Four management aspects were discussed in this chapter; these are (1) data management for water treatment and water supply scheme, (2) governance in water treatment and water supply scheme, (3) water energy nexus, and (4) intelligent systems in water treatment process.
For data management, the chapter discussed guidelines required in water treatment processes as a component of IUWM. The guidelines include  local guidelines originated from municipalities, water authorities, and environmental agencies,  monitoring database with different hydraulic, quality, and ecological records,  guidelines for water cycle component with relevant standards and operational and environmental data, and  data representation techniques. Monitoring programs and uncertainties involved in these programs were also discussed.
For water governance, it is found that lack of good governance in water management results in infrastructures not operated in an effective manner and hence benefits from appropriate technologies can’t be fully utilized. The public governance, even though may not be the best choice in managing and operating some water sectors, it is found to be the most common system applied worldwide (about 85% applied in drinking water systems). Pure private governance system is not generally adopted.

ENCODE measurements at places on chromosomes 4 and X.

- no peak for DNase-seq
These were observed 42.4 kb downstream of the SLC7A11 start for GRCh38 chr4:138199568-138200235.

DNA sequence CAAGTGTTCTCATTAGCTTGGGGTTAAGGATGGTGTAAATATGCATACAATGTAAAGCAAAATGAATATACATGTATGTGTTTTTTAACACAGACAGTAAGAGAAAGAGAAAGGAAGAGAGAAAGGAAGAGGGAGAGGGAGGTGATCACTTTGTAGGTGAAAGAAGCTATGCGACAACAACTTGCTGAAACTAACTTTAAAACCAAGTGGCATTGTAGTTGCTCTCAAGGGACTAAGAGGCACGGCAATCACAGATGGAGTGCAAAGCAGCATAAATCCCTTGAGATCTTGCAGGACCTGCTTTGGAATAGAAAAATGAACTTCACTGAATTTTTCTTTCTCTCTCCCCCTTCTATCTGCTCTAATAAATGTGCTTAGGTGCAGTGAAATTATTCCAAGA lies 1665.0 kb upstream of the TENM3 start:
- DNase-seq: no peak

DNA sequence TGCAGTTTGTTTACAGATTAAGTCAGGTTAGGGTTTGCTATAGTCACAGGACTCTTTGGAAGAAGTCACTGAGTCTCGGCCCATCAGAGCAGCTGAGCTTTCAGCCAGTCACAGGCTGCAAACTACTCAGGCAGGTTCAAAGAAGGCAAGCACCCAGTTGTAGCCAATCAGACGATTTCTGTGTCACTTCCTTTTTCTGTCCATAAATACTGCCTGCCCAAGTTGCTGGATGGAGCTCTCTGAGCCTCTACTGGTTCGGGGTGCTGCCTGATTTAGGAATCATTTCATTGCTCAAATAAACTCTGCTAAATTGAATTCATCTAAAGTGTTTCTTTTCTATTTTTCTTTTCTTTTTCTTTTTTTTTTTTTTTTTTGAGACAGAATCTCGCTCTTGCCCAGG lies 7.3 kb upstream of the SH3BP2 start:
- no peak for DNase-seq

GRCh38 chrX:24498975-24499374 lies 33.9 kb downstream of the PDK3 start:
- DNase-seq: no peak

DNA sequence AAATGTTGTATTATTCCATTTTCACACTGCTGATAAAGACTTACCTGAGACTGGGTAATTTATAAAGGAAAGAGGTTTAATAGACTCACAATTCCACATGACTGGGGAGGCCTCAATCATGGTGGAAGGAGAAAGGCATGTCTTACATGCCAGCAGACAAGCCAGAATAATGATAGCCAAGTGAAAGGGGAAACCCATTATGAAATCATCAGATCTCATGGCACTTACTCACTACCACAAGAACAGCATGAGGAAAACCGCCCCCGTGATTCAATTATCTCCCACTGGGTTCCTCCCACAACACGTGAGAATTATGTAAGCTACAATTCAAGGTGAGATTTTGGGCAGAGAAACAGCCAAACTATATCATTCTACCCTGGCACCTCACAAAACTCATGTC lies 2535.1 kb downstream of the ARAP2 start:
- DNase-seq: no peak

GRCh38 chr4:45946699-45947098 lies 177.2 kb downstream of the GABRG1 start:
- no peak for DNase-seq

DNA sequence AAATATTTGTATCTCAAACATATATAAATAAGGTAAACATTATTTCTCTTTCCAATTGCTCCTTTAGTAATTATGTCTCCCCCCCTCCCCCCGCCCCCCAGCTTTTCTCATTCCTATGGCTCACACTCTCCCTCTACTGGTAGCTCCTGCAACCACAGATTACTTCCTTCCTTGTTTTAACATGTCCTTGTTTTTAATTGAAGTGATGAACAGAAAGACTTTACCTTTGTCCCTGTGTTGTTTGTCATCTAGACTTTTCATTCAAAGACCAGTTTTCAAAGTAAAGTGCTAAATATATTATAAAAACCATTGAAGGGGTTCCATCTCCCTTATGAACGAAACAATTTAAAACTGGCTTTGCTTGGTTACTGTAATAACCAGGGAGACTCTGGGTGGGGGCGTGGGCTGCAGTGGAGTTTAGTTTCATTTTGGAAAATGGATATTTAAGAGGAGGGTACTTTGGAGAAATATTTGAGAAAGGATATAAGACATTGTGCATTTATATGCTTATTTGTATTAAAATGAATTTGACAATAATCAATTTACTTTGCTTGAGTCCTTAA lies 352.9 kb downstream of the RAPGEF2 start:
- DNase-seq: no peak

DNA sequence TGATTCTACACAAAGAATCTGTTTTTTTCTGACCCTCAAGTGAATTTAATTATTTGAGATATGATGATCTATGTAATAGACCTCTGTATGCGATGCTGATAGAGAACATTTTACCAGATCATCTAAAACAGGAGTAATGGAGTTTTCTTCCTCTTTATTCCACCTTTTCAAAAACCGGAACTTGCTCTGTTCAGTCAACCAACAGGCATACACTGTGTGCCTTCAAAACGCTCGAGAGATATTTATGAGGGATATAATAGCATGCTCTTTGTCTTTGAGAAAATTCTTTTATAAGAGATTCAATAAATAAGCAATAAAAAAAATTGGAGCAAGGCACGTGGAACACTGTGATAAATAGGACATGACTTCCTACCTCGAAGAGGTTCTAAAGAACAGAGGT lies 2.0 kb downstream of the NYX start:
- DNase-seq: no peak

Discussion of water energy nexus and data related to USA indicates that natural gas production is the most water efficient while corn-based and soy-based biofuel production technologies are the most water intensive. Hydroelectric power generation is also found the most water efficient technology from technology point of view where the used water is returned to the source.
As of Artificial Intelligence and its applications in managing water systems, an example of the EPCOR’s E.L. Smith water treatment plant in Alberta, Canada, applied neural network and SCADA system to monitor and control real time raw water quality. Recent advancements in computing methods reflects the growing and significant contribution of applying artificial intelligence techniques in better management and control of water treatment process.